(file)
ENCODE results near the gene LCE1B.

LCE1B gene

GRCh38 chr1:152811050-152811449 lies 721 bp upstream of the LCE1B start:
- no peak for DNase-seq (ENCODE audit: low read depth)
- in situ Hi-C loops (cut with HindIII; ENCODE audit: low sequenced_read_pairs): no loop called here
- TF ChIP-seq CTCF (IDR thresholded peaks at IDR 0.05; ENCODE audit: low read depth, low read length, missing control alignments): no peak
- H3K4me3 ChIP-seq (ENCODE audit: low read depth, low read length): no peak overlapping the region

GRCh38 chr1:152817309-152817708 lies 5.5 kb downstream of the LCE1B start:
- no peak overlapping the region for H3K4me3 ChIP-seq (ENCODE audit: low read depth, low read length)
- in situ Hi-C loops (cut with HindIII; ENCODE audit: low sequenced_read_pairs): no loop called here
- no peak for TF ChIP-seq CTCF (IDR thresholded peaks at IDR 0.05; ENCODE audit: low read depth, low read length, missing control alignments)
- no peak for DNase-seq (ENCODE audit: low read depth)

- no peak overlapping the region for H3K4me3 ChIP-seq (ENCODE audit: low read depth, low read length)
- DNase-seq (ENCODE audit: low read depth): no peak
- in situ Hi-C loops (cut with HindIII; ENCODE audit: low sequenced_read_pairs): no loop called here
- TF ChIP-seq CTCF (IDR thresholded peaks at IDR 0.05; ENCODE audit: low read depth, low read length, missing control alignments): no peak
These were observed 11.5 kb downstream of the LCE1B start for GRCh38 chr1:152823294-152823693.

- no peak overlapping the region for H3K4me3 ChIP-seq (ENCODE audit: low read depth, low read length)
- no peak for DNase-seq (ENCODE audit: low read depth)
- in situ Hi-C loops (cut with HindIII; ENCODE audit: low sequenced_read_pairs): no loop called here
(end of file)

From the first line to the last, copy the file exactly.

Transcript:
ENCODE results near the gene LCE1B.

LCE1B gene

GRCh38 chr1:152811050-152811449 lies 721 bp upstream of the LCE1B start:
- no peak for DNase-seq (ENCODE audit: low read depth)
- in situ Hi-C loops (cut with HindIII; ENCODE audit: low sequenced_read_pairs): no loop called here
- TF ChIP-seq CTCF (IDR thresholded peaks at IDR 0.05; ENCODE audit: low read depth, low read length, missing control alignments): no peak
- H3K4me3 ChIP-seq (ENCODE audit: low read depth, low read length): no peak overlapping the region

GRCh38 chr1:152817309-152817708 lies 5.5 kb downstream of the LCE1B start:
- no peak overlapping the region for H3K4me3 ChIP-seq (ENCODE audit: low read depth, low read length)
- in situ Hi-C loops (cut with HindIII; ENCODE audit: low sequenced_read_pairs): no loop called here
- no peak for TF ChIP-seq CTCF (IDR thresholded peaks at IDR 0.05; ENCODE audit: low read depth, low read length, missing control alignments)
- no peak for DNase-seq (ENCODE audit: low read depth)

- no peak overlapping the region for H3K4me3 ChIP-seq (ENCODE audit: low read depth, low read length)
- DNase-seq (ENCODE audit: low read depth): no peak
- in situ Hi-C loops (cut with HindIII; ENCODE audit: low sequenced_read_pairs): no loop called here
- TF ChIP-seq CTCF (IDR thresholded peaks at IDR 0.05; ENCODE audit: low read depth, low read length, missing control alignments): no peak
These were observed 11.5 kb downstream of the LCE1B start for GRCh38 chr1:152823294-152823693.

- no peak overlapping the region for H3K4me3 ChIP-seq (ENCODE audit: low read depth, low read length)
- no peak for DNase-seq (ENCODE audit: low read depth)
- in situ Hi-C loops (cut with HindIII; ENCODE audit: low sequenced_read_pairs): no loop called here